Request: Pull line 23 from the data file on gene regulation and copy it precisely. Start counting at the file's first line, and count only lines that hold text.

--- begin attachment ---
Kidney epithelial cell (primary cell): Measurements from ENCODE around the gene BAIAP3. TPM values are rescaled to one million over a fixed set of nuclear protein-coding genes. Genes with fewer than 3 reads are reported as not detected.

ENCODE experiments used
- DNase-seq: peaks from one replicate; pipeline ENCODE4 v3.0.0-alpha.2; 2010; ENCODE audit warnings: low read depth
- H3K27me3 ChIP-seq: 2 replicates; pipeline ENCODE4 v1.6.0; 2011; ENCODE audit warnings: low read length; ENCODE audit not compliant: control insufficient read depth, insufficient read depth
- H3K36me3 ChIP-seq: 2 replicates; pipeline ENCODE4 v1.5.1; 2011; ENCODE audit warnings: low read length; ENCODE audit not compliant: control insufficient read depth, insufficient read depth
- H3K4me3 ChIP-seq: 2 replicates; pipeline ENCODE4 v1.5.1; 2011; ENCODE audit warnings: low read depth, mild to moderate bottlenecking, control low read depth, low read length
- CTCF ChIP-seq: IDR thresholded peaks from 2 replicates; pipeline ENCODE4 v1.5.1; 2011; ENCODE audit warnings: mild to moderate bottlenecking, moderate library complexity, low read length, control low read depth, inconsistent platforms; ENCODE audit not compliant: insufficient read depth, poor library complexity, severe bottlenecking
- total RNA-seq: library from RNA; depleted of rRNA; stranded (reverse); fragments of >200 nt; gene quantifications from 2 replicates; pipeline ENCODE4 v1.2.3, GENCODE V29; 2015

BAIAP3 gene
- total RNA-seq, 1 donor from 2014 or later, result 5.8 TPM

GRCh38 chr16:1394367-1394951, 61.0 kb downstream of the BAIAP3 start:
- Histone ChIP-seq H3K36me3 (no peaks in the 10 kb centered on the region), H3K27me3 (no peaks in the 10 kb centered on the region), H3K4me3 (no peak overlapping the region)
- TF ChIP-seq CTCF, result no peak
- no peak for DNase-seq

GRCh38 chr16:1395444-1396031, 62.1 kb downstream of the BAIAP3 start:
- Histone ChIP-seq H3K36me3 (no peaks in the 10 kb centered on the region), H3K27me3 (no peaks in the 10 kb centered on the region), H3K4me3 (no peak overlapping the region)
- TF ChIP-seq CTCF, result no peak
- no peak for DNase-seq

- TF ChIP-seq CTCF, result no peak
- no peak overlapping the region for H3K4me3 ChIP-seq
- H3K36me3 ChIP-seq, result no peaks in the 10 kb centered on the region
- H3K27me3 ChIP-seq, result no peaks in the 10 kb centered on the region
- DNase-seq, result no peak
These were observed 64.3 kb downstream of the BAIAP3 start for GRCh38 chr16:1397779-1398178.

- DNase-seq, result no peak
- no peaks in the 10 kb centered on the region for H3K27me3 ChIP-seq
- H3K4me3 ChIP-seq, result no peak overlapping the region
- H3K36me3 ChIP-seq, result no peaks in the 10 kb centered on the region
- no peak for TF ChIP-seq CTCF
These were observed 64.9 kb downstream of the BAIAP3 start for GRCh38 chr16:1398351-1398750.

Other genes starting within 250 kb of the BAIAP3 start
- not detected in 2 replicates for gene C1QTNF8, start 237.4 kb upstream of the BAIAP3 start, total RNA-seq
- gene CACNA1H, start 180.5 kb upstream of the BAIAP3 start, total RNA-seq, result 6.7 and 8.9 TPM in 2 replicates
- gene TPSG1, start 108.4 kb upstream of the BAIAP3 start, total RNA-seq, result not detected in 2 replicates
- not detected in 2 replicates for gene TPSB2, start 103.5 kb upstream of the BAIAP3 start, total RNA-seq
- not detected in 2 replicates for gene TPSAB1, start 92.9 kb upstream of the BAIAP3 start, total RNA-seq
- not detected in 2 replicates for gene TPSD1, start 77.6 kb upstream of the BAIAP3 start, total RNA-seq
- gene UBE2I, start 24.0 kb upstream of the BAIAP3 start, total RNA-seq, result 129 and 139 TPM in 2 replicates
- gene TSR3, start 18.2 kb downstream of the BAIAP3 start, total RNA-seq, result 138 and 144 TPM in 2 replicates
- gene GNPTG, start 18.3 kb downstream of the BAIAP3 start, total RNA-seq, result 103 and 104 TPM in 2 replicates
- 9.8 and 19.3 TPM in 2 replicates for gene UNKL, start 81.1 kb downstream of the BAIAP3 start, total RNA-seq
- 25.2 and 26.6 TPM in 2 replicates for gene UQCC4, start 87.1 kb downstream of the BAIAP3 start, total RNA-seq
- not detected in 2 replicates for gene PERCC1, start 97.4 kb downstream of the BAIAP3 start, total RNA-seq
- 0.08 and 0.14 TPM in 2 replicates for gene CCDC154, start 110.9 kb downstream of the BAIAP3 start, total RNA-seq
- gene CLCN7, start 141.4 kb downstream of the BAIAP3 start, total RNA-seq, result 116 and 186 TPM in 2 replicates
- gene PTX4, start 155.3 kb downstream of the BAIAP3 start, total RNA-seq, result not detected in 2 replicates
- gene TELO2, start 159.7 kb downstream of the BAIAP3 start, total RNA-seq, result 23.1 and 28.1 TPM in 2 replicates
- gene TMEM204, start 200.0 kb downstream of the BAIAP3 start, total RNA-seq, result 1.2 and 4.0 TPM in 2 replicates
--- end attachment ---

- DNase-seq, result no peak